Abraham Cruzvillegas, Thomas Dane Gallery

cruzvillegas-artwork-015-ac-roomAbraham Cruzvillegas autodestrucción4: demolición

In 1988 – maybe – I woke up in a friend’s house. More embarrassingly, I actually woke up in her mother’s bed. The night had been so wild that during the party, I remember that another friend had drunk from a little flask, which contained some strange muddy alcoholic beverage, the flask we realized almost immediately, had kept our friend’s grand-grandfather’s ashes. When Elisa Ramírez, my friend’s mother, showed up in that dizzy morning, she said, while looking at me from top and waking me up: “Why is there a punk sleeping in my bed?”

In fact I wasn’t a punk: I wore baggy clothes as wide as Zoot Suiters, with factory worker’s steel toe boots. And besides sporting an extremely long tuft, I danced to Ska, Cumbias and the local band ‘Three Souls in my Mind’s’ great Chavo de Onda. I spoke like any of Parménides García Saldaña’s characters would speak, and lived in a catholic community of left wing activists, marching and demonstrating for the property of the land, against corruption and authoritarianism. Anyways, in many of my friends’, relatives’ and unknown people’s eyes, I was a punk. So suddenly I started calling myself that, and by doing so, I was in a way, negating – or even destroying – what a Punk really was or should have been, stricto-sensu.

In 1965, a band based in Lima, Perú, called ‘Los Saicos’, released their single Demolición. The song, with its anti-authoritarian stance, rebellious lyrics and Anarchist demands, almost pre- dates and announces what would become Punk as a musical style. Even though Demolición never mentions the word punk itself (and the term would have not necessarily existed at the time anyway) – a possible translation in Spanish would have been Rufián or Vándalo.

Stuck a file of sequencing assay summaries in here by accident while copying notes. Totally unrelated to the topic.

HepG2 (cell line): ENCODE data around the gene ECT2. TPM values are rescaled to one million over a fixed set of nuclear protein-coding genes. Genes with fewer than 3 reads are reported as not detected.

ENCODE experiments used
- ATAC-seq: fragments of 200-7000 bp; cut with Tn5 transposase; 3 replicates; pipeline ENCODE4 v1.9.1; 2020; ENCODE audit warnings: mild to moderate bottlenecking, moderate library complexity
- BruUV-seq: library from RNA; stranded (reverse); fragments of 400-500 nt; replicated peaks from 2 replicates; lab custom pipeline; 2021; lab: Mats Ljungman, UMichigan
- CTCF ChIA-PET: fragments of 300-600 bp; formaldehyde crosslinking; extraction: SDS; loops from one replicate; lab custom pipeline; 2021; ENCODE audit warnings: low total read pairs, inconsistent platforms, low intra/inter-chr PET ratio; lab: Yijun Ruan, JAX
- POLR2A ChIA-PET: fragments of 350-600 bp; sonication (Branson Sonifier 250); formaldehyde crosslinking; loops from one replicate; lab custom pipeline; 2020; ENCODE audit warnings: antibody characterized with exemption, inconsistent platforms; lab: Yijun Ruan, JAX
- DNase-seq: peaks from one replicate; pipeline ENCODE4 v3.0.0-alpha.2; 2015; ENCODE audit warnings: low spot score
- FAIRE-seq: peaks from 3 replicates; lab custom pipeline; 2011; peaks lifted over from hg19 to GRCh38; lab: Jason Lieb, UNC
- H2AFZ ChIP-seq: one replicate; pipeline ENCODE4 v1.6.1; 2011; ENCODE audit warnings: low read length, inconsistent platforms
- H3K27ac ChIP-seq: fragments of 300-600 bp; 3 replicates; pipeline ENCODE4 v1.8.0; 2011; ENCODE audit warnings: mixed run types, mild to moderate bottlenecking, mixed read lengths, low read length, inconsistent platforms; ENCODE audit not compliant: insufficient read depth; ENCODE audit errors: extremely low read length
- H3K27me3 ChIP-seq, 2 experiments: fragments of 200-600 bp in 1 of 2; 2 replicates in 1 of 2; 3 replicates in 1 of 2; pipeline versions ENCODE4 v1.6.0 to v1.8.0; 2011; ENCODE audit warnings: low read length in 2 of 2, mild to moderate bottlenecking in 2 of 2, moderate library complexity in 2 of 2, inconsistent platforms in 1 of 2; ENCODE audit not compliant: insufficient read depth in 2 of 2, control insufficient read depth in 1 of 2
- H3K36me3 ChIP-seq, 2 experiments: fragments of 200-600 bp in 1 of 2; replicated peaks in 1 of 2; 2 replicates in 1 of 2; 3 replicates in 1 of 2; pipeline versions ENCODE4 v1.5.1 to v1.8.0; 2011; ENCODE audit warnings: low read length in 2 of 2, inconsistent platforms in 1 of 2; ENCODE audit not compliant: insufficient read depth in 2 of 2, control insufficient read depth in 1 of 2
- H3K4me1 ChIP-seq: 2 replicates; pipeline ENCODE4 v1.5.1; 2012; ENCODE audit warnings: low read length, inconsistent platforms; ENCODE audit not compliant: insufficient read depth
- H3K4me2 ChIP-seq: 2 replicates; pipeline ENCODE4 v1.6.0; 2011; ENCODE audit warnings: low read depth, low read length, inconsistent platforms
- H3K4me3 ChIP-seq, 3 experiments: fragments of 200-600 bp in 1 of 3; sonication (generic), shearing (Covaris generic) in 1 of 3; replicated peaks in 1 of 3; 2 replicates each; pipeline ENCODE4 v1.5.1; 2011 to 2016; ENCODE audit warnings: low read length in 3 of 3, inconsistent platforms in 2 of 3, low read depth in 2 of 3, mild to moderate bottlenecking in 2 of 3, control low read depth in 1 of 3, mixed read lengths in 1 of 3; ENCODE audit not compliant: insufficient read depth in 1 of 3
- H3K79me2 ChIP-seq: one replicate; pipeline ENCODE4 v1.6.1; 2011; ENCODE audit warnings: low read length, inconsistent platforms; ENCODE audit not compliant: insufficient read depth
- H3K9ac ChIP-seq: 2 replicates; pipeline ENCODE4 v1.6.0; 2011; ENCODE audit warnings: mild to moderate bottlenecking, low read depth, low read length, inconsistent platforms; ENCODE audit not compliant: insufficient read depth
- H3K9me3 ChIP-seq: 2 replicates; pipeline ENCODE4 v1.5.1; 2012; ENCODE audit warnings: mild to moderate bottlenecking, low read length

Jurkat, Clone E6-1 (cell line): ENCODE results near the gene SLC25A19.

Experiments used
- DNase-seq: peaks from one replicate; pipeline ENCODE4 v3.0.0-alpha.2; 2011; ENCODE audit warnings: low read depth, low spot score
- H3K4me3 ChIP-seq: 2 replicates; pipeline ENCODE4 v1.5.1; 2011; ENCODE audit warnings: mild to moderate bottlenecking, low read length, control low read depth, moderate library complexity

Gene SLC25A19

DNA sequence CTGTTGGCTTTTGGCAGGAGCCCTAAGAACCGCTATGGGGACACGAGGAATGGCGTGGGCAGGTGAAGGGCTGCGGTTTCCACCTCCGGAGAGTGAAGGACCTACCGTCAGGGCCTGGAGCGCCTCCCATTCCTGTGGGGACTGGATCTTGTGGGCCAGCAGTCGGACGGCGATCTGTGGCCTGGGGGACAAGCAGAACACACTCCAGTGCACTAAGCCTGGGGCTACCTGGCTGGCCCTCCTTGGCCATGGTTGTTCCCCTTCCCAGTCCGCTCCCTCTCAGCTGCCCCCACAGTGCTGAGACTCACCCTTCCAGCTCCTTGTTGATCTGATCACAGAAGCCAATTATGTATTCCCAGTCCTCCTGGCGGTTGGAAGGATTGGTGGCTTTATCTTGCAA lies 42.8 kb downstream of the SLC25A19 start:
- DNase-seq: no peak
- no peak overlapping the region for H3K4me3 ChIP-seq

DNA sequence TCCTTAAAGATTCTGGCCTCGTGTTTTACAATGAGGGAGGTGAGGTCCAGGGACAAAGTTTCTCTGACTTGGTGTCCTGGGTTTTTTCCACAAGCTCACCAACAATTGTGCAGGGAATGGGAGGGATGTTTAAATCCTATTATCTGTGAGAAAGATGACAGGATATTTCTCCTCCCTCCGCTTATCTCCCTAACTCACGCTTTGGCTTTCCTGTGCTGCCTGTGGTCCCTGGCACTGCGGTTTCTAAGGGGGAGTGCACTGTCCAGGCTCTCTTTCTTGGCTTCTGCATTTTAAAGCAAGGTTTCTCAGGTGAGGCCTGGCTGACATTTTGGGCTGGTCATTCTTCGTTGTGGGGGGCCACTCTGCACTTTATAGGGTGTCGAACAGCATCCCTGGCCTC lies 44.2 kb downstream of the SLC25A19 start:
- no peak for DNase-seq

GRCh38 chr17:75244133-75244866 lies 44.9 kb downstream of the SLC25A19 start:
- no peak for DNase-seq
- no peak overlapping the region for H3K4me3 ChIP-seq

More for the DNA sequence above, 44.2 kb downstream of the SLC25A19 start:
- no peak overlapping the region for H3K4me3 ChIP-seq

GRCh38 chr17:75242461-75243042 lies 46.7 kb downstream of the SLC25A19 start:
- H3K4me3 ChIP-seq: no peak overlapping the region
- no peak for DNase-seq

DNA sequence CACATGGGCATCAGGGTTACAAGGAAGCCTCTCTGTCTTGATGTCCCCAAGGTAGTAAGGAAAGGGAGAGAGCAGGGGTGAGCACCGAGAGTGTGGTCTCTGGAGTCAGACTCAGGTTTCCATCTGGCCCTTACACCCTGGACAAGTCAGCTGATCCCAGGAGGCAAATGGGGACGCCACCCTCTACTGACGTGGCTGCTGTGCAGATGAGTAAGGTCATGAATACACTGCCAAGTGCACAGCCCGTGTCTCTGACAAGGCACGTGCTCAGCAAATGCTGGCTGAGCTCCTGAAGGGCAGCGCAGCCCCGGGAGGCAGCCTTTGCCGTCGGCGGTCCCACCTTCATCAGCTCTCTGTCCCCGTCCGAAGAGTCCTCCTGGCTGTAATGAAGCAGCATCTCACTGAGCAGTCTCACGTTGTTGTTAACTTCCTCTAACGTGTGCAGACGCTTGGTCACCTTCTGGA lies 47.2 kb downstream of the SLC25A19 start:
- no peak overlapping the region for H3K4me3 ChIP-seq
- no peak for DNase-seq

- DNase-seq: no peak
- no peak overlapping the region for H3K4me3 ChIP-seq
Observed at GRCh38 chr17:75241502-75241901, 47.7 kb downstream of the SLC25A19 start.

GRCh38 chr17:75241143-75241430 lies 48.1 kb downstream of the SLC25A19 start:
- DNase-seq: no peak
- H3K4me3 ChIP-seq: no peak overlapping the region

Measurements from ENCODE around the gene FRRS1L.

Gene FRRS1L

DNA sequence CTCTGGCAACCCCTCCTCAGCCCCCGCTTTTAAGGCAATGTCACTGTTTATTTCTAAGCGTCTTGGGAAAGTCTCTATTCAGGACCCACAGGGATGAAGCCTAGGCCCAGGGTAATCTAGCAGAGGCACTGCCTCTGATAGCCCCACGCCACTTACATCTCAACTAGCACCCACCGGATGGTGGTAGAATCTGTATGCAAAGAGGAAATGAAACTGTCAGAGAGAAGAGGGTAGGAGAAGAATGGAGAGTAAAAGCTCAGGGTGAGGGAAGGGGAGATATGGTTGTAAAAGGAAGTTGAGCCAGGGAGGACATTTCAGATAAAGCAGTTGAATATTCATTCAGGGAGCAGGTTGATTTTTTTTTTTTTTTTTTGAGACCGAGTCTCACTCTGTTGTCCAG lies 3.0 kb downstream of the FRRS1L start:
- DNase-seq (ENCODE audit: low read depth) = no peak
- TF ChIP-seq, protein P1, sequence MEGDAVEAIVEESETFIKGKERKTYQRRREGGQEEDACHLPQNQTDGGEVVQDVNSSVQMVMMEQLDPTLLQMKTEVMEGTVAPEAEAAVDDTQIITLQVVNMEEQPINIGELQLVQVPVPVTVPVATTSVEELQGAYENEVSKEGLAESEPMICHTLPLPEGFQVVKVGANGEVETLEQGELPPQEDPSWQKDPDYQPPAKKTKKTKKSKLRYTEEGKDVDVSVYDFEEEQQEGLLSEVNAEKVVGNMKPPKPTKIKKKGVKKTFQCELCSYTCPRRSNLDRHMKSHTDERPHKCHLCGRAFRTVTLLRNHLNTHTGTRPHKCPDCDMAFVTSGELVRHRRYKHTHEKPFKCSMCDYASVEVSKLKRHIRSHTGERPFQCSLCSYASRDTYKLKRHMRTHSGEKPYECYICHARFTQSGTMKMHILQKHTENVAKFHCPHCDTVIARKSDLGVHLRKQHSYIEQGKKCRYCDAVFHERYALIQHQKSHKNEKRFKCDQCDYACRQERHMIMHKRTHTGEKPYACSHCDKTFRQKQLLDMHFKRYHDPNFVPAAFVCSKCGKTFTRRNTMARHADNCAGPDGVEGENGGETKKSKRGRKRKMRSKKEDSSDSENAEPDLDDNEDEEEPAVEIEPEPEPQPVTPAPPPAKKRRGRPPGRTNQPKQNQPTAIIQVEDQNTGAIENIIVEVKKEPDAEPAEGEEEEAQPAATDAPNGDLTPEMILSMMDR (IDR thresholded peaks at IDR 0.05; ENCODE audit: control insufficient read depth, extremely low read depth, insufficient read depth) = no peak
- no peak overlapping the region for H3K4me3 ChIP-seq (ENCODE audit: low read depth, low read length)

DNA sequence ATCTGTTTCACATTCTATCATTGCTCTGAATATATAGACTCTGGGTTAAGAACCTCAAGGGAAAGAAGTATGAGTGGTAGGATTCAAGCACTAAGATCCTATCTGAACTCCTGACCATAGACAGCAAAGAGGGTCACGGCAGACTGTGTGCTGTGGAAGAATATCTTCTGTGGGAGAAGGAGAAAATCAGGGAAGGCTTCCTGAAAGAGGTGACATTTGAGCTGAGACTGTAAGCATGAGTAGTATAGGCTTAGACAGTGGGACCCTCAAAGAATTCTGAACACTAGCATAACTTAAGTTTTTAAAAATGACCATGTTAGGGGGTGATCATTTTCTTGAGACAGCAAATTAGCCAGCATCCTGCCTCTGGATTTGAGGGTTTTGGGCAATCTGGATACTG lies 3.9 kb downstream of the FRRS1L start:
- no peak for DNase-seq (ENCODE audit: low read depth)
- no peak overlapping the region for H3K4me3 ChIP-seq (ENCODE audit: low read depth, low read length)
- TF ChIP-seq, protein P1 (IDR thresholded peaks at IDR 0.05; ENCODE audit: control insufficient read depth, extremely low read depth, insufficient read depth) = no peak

We often hear about ‘cultural belatedness’, ‘acculturation’, ‘appropriation’ or ‘consumption’ of trends or movements in art and society, mostly when cultural production follows or even influences fashions and behaviors. But even more striking are these similar – yet radically autonomous – gestures which are, at least formally, executed in advance of any previous or simultaneous nomenclatures and taxonomies. Even though one can observe many evidences of so-called ‘proto-conceptual’ art in South-America, Asia and Africa, the discourse is always dominated by the cultural ‘centers’ of the North/West, where ‘styles’ – just to use an archaic term – are formulated and named.

What does Punk represent for you, even if you have never thought or behaved that way yourself? What could be more Punk than destroying the idea of Punk itself and the accepted behaviors and codes of Punk? How to destroy destruction? Is destroying your own education, prejudices, identity – let’s call it un-learning, or de-learning – something you can stand for as
a pedagogical methodology? Can you share this in a way that means, maybe, you have to contemplate your own destruction as an individual?

In early April 2014, and with some help from a group of my artist friends and colleagues, I will try to activate, question, and open-up our personal and communal perception of Punk. Our ideas will be produced – and therefore destroyed – in a collective, two-part Autodestrucción exhibition at Thomas Dane Gallery.

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